Environment Waikato is to provide $40,000 towards native planting and habitat restoration on the banks of the lower Waikato River.
The Lower Waikato River Enhancement Society had applied to the Council's Environmental Initiatives Fund for funding towards the project. The Society is a multi-stakeholder working group involving the community in habitat restoration. It involves a large number of organisations.
The project grew out of the Lower Waikato Waipa River Control Scheme. Funding of $25,000 a year for four years had been allocated to the project from a subsidy provided by the Ministry for the Environment. The project is long-term and planning has been undertaken to 2020. By then the group expects to have planted 40 kilometres of the river bank in natives, enhanced stability of the river banks, aligned with the flood minimisation goals of the control scheme, co-ordinated community partnerships and improved community values.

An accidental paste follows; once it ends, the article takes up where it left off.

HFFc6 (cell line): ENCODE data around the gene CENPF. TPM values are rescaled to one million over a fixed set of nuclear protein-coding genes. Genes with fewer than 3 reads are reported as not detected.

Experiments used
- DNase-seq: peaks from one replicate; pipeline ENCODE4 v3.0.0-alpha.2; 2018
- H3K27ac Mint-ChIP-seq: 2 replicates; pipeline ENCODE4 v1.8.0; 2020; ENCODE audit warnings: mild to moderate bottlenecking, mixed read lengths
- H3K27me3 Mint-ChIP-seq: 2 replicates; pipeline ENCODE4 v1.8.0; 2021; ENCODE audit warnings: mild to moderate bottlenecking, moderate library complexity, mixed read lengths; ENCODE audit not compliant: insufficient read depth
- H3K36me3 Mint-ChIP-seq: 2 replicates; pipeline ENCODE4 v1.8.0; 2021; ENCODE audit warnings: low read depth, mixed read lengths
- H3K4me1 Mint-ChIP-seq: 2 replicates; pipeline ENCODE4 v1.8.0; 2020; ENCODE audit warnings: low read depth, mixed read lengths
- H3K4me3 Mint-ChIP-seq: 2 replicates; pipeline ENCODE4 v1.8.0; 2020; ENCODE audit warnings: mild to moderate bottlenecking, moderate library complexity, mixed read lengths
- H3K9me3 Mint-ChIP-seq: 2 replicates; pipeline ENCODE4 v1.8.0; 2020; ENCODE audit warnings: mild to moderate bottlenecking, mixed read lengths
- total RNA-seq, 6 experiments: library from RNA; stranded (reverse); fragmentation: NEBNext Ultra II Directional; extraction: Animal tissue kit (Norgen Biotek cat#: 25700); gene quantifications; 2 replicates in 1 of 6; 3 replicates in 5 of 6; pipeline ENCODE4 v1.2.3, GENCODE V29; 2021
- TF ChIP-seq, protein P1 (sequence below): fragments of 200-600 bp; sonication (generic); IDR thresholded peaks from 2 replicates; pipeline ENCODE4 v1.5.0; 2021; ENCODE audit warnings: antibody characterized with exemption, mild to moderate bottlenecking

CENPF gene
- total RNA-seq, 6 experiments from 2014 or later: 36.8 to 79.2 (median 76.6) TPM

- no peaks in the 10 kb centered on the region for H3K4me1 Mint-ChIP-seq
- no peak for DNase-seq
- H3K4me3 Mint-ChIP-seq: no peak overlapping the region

The project has already established the working group, infrastructure and networks established for seed collection propagation, plant supply, labour and school involvement, completed three kilometres of fencing at Meremere and Horahora, and more than 20,000 natives have been planted.
All land owned by local authorities, DoC and Fish and Game Council has been mapped to enable identification of priority sites. The project will also trial the use of natives as river bank stabilisation as an alternative to willows, which are susceptible to sawfly.
This week's Environment Committee heard that the project was long-term, well-planned and involved a cross-section of organisations and individuals. It would benefit the Lower Waikato with improved habitat for native fish and invertebrates, improved nesting environments and food sources for waterfowl, and stabilisation of river banks and improved water quality.
The grantwould enable the Society to maintain its momentum and the community support it had gained.